Eyes in the skyMiami Police first to use UAVs in a U.S. city
The Miami-Dade Police Department could soon become the first police department in the country to employ unmanned drones; the department acquired two T-Hawk Micro Air Vehicles, manufactured by Honeywell, in August 2009, and has been testing and training with them since; it is now in the third phase of a three-phase testing program, and plans to apply soon to the FAA for final approval to use the drones in operations
The Miami-Dade Police Department could soon become the first police department in the country to employ unmanned drones, a technology that until now has been used for official purposes only in war zones and along the country’s border. The department acquired two T-Hawk Micro Air Vehicles, manufactured by Honeywell, in August 2009, and has been testing and training with them since. It is now in the third phase of a three-phase testing program, and plans to apply soon to the FAA for final approval to use the drones in operations (a report last Thursday by WSVN said the department had recently finalized a deal to obtain a drone, but the department told TPM that information was incorrect).
“No other law enforcement agency in the country is using this,” Sergeant Andrew Cohen, who has been coordinating the program for the department’s aviation unit, told TPM. “We’re forging new ground.”
TPM Muckraker reports that unlike the Predator-B drones, which have been used to kill militants in Afghanistan and Pakistan, T-Hawks are much smaller, carry no weapons and are intended for short, targeted tasks. Cohen said each T-Hawk is approximately the size of a “small office garbage can.” On its Web site, Honeywell boasts that the T-Hawk is “a combat-proven unmanned micro air vehicle that can be quickly deployed. T-Hawk is easy to assemble and can be airborne within 10 minutes. It is simple to fly with minimal training. With unique hover and stare capability, T-Hawk supports advanced intelligence, surveillance, and reconnaissance (ISR) with real time video documentation.” According to the company, T-Hawks can fly as high as 10,000 feet, at speeds up to 50 miles per hour, with 46 minutes of endurance.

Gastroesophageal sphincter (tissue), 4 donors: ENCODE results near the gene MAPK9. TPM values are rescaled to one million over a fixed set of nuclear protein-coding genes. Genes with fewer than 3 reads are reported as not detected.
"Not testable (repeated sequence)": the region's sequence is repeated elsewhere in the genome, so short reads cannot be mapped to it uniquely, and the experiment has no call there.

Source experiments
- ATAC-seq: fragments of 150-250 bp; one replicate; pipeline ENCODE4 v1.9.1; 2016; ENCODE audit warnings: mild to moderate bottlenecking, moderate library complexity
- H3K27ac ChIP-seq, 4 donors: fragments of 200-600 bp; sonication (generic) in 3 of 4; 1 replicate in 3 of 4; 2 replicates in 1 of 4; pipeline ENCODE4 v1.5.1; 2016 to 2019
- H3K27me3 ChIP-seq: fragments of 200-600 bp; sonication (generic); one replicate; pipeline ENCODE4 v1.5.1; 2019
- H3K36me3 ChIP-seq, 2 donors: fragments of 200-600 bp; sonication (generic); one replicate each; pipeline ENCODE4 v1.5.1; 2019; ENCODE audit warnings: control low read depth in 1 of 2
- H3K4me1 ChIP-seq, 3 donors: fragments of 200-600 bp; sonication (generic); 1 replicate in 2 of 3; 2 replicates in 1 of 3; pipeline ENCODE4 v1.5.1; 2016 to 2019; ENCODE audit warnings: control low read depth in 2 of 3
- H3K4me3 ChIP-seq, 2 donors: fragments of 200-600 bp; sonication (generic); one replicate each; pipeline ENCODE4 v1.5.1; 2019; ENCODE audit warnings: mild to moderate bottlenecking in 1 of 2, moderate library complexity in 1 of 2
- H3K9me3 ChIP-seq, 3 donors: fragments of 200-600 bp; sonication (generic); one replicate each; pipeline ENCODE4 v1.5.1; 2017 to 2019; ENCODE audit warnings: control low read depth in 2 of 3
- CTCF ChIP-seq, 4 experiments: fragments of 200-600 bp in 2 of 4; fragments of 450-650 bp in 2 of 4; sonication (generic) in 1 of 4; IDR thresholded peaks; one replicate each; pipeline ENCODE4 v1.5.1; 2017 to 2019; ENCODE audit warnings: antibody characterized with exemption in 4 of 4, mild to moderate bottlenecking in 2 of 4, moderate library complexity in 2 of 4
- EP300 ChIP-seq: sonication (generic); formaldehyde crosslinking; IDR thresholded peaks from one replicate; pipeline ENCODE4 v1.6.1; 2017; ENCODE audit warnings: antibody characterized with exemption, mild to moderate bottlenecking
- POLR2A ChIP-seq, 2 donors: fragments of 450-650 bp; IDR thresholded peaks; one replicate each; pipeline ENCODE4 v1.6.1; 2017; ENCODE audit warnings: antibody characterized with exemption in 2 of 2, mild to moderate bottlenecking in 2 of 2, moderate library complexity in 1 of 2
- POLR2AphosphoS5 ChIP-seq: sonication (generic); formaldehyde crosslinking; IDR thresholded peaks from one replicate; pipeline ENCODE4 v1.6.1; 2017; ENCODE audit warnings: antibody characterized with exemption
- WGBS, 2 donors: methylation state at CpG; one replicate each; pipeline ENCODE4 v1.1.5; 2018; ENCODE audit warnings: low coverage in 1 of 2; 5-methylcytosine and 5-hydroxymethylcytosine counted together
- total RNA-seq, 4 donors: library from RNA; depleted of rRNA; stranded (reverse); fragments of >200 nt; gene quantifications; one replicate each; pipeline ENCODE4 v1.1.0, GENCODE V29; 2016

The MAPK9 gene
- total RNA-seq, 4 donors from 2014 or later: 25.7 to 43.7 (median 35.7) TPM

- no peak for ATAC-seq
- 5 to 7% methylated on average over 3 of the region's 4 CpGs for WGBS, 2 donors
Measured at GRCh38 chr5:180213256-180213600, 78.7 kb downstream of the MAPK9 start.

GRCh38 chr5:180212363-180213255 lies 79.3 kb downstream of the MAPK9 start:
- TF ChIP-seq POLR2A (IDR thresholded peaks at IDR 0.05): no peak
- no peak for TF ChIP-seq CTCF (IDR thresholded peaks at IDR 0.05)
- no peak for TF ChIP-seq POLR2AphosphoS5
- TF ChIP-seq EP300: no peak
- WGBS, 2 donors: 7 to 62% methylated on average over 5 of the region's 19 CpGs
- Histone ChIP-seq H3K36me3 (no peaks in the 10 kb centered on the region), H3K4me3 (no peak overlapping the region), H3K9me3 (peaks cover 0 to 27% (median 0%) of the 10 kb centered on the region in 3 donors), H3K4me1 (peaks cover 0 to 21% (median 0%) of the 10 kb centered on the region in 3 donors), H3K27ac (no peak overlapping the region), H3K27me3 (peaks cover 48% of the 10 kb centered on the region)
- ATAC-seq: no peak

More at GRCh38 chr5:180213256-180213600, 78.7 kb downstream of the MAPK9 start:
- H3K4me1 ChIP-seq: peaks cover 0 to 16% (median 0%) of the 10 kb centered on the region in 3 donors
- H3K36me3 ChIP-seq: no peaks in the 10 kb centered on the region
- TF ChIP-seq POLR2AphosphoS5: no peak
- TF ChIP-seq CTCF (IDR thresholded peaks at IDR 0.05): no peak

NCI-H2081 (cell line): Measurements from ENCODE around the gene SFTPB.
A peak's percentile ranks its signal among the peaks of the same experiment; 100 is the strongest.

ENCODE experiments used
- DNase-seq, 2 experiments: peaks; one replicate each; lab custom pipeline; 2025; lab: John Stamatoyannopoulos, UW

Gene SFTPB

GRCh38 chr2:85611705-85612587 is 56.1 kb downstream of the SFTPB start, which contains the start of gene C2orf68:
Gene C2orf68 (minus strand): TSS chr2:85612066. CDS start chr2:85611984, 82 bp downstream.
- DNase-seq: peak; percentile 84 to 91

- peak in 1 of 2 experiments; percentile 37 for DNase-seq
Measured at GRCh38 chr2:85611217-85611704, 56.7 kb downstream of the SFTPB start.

Cohen told TPM that one of the units was purchased with a Department of Justice grant, and the other one was leased to the department by Honeywell for the cost of $1 (presumably, the company is eager for the department to inspire others to purchase their products). According to Cohen, the T-Hawk offers Miami police two main benefits. For one, a drone can help the department avoid putting an officer in harm’s way, by reducing the need for piloted helicopters. Drones can also provide “real time information to the commanders on the scene,” improving safety and communication between officers.